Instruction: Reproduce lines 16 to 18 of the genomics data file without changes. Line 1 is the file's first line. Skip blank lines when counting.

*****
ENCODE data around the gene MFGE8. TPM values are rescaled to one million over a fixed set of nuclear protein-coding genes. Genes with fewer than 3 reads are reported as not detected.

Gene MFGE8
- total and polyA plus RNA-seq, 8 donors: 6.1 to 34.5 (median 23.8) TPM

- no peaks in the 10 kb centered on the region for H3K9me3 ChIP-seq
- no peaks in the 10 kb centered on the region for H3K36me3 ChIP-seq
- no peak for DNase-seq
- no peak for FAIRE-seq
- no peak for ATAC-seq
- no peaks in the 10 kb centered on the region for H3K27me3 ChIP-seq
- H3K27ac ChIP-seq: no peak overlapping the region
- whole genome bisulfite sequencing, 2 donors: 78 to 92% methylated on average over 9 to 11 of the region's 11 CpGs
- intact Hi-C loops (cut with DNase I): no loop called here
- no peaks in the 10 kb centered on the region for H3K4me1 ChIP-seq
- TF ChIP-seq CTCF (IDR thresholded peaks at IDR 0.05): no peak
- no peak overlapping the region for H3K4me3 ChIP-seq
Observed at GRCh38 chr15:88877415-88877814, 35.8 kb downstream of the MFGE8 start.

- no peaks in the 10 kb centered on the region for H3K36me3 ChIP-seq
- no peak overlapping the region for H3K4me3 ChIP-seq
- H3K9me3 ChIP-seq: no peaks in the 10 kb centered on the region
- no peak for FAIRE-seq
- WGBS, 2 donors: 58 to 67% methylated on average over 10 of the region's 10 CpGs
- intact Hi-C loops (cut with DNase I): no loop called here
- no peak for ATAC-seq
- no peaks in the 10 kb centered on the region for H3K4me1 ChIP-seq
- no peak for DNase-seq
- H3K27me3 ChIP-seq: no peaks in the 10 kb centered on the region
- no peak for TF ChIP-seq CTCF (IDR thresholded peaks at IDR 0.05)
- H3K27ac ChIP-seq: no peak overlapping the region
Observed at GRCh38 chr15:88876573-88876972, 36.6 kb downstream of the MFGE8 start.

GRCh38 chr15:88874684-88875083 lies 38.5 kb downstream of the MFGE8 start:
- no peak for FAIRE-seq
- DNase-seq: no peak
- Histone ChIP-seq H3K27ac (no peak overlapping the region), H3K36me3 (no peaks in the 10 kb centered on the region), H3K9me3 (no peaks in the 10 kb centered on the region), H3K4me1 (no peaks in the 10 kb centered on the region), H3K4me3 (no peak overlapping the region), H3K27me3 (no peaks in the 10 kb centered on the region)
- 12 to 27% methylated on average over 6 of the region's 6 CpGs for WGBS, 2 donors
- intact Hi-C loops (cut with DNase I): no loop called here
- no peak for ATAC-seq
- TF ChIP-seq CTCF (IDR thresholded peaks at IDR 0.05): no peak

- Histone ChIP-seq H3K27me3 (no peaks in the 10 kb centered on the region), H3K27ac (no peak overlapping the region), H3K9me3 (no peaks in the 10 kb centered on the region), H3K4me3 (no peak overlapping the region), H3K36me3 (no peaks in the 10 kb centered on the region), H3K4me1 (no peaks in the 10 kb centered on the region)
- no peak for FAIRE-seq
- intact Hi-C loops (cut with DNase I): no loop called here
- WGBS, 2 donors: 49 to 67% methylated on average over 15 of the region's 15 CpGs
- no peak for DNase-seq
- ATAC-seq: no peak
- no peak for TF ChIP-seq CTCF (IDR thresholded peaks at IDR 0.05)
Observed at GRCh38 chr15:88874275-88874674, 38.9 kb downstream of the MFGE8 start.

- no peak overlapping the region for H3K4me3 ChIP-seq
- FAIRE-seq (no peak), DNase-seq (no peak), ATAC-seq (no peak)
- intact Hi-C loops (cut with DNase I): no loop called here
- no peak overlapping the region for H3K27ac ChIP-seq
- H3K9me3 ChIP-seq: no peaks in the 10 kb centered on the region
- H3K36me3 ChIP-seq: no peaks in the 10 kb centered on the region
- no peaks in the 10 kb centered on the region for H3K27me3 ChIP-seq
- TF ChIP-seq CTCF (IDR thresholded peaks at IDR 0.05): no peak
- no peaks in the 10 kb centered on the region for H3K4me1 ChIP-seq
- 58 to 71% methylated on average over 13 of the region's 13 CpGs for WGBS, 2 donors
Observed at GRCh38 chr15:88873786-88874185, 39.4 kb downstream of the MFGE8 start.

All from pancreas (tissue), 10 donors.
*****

Observed at GRCh38 chr15:88877415-88877814, 35.8 kb downstream of the MFGE8 start.

- no peaks in the 10 kb centered on the region for H3K36me3 ChIP-seq
- no peak overlapping the region for H3K4me3 ChIP-seq